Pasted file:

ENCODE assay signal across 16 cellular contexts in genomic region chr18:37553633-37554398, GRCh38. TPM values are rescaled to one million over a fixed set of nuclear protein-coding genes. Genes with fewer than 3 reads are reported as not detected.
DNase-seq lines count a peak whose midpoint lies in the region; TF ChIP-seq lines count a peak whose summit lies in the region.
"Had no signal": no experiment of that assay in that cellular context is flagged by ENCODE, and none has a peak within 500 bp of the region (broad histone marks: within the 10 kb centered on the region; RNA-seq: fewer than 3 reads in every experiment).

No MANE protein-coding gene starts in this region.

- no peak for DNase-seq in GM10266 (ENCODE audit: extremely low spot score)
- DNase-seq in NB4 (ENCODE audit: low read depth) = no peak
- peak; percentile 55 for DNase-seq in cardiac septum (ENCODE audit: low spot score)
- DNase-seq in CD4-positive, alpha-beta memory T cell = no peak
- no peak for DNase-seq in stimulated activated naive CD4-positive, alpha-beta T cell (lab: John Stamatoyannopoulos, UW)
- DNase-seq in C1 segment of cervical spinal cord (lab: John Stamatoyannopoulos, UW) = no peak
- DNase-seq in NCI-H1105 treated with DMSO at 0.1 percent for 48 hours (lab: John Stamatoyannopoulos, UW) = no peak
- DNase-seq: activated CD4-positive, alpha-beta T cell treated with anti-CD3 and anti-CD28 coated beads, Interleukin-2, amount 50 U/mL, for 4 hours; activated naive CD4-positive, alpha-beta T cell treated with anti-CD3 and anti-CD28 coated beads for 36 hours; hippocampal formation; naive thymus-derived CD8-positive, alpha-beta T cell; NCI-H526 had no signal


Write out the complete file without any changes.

ENCODE assay signal across 16 cellular contexts in genomic region chr18:37553633-37554398, GRCh38. TPM values are rescaled to one million over a fixed set of nuclear protein-coding genes. Genes with fewer than 3 reads are reported as not detected.
DNase-seq lines count a peak whose midpoint lies in the region; TF ChIP-seq lines count a peak whose summit lies in the region.
"Had no signal": no experiment of that assay in that cellular context is flagged by ENCODE, and none has a peak within 500 bp of the region (broad histone marks: within the 10 kb centered on the region; RNA-seq: fewer than 3 reads in every experiment).

No MANE protein-coding gene starts in this region.

- no peak for DNase-seq in GM10266 (ENCODE audit: extremely low spot score)
- DNase-seq in NB4 (ENCODE audit: low read depth) = no peak
- peak; percentile 55 for DNase-seq in cardiac septum (ENCODE audit: low spot score)
- DNase-seq in CD4-positive, alpha-beta memory T cell = no peak
- no peak for DNase-seq in stimulated activated naive CD4-positive, alpha-beta T cell (lab: John Stamatoyannopoulos, UW)
- DNase-seq in C1 segment of cervical spinal cord (lab: John Stamatoyannopoulos, UW) = no peak
- DNase-seq in NCI-H1105 treated with DMSO at 0.1 percent for 48 hours (lab: John Stamatoyannopoulos, UW) = no peak
- DNase-seq: activated CD4-positive, alpha-beta T cell treated with anti-CD3 and anti-CD28 coated beads, Interleukin-2, amount 50 U/mL, for 4 hours; activated naive CD4-positive, alpha-beta T cell treated with anti-CD3 and anti-CD28 coated beads for 36 hours; hippocampal formation; naive thymus-derived CD8-positive, alpha-beta T cell; NCI-H526 had no signal